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Based on different formula that can be used to compute the corrosion rate of metals, all of them involves weight loss, time, surface area, and density. I thought that the weight loss, surface are, and time should definitely be considered. But, I got confused about the relevance of the metal's density. How does that affects metal's corrosion?

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The reason you need density is to determine the mass lost by the system, assuming that the equations you are talking about look something like:

$$ m_{loss} = k\rho S_{area} t $$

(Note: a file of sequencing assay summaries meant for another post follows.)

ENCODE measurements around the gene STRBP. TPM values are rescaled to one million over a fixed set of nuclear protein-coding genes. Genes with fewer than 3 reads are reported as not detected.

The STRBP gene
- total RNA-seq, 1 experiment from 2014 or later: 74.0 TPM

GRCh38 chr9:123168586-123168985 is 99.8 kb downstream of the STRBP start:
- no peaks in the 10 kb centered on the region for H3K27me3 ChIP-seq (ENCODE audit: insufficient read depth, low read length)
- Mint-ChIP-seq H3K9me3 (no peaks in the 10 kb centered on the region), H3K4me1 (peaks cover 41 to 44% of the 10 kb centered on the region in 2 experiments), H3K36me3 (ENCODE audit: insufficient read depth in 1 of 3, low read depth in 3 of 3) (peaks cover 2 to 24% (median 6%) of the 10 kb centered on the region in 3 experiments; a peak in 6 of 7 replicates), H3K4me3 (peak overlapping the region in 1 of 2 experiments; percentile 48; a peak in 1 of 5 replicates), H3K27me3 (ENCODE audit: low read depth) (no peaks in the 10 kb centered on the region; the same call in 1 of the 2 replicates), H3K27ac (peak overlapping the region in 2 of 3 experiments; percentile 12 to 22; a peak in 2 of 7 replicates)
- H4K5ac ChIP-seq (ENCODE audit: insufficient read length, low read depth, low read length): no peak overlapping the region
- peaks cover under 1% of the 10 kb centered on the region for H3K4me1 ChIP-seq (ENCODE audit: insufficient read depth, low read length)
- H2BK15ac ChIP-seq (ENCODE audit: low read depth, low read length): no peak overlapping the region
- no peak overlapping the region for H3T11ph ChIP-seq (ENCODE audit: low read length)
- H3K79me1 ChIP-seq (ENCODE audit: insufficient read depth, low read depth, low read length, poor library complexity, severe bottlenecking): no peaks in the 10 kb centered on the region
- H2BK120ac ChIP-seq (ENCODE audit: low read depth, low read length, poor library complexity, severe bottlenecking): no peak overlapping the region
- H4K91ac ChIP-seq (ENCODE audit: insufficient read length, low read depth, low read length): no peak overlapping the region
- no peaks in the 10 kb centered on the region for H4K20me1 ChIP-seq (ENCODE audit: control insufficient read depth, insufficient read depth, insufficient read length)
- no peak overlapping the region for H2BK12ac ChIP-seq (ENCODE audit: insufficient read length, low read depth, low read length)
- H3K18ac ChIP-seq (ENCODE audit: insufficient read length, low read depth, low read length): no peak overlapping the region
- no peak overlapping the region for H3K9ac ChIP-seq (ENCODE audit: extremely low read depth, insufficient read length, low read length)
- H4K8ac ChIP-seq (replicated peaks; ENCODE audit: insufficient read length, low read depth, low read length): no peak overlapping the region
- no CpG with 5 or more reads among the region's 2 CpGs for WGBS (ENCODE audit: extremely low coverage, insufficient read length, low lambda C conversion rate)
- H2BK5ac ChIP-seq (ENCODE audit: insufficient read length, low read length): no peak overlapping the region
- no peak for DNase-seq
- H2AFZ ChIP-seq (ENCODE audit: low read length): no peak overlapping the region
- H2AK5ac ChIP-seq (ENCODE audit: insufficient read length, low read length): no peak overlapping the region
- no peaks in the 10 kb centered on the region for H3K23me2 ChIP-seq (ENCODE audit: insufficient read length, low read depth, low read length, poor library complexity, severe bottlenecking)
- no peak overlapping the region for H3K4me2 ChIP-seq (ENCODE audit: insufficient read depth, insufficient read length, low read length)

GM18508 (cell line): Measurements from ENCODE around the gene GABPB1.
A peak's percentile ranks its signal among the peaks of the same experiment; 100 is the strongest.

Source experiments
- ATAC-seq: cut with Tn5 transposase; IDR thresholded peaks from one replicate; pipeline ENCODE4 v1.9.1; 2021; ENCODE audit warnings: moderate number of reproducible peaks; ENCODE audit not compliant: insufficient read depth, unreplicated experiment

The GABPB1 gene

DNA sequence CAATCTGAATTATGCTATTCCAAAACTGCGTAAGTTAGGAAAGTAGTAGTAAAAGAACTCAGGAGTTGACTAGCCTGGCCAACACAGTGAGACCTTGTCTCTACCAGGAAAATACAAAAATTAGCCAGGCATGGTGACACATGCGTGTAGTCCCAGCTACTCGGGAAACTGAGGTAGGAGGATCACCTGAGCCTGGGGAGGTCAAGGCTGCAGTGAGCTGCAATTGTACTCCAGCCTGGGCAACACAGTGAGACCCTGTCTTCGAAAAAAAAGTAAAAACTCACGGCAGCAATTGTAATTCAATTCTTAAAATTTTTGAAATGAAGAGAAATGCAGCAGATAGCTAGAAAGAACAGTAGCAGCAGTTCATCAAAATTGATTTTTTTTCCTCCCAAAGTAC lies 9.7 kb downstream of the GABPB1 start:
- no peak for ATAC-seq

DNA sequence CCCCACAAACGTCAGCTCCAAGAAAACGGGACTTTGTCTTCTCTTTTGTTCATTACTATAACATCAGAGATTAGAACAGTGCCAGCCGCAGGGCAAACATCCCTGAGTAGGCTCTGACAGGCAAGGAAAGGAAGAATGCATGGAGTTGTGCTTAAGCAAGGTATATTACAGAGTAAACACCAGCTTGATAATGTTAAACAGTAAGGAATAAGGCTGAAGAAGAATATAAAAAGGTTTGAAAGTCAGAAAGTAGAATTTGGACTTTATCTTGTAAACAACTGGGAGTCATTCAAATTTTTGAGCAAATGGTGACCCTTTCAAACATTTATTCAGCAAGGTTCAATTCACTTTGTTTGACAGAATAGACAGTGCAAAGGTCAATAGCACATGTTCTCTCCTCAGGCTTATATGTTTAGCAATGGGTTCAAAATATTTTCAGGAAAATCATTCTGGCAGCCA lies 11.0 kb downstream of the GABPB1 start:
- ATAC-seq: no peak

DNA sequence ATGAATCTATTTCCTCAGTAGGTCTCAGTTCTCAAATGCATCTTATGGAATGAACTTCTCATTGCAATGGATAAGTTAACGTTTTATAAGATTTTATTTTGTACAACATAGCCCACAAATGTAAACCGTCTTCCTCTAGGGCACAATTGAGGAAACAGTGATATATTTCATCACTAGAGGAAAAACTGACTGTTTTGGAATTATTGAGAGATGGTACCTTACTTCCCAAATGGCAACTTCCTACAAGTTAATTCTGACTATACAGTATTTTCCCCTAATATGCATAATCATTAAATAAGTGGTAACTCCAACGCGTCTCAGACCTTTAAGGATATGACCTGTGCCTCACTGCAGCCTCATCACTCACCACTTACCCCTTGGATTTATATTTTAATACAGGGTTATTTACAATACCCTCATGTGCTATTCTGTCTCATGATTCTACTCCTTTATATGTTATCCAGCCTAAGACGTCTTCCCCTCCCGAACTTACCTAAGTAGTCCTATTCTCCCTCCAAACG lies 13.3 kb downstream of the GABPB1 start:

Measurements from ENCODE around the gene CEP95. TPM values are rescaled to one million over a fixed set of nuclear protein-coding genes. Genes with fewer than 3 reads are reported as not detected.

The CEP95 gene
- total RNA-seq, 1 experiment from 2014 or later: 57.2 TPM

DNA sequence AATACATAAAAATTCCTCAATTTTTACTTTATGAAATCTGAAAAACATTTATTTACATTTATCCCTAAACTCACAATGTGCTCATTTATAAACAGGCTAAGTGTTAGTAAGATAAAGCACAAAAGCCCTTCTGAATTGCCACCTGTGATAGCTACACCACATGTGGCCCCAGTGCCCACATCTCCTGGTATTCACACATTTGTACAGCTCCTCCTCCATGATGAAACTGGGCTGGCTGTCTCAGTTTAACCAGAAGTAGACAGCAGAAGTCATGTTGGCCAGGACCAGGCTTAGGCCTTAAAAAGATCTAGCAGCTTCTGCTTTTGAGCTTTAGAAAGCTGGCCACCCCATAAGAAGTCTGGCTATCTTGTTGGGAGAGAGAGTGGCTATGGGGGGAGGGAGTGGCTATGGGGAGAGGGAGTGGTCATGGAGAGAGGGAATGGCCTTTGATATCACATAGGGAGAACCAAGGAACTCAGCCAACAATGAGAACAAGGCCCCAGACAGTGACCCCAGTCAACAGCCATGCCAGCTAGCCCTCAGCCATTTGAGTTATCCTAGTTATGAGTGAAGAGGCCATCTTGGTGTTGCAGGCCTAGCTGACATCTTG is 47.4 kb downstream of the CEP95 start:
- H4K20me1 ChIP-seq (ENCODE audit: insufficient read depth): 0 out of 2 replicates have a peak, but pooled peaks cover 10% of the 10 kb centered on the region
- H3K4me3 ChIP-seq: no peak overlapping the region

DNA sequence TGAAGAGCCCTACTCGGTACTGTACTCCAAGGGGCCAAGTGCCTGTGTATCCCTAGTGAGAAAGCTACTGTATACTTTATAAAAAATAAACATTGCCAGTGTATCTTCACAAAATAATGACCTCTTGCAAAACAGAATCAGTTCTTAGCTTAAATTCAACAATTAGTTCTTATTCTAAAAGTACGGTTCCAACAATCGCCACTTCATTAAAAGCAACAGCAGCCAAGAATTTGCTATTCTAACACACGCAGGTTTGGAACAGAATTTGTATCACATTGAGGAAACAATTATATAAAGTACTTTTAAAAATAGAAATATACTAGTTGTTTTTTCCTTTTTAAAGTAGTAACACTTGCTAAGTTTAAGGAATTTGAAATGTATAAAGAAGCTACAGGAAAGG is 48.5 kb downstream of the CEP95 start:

Where $k$ is a constant defining how fast the corrosion is occurring in your system (in this case k would be in units of [length]/[time]), $\rho$ is the density of the material, $S_{area}$ is the surface area, and $t$ is time: the equation outputs the total mass of material lost.

In more comprehensive corrosion equations $k$ would be substituted with equations describing the system causing the corrosion and may be dependent on (not a complete list): pH, temperature, surface activity, liquid flow, concentration of certain chemicals, passive layer growth, ect.

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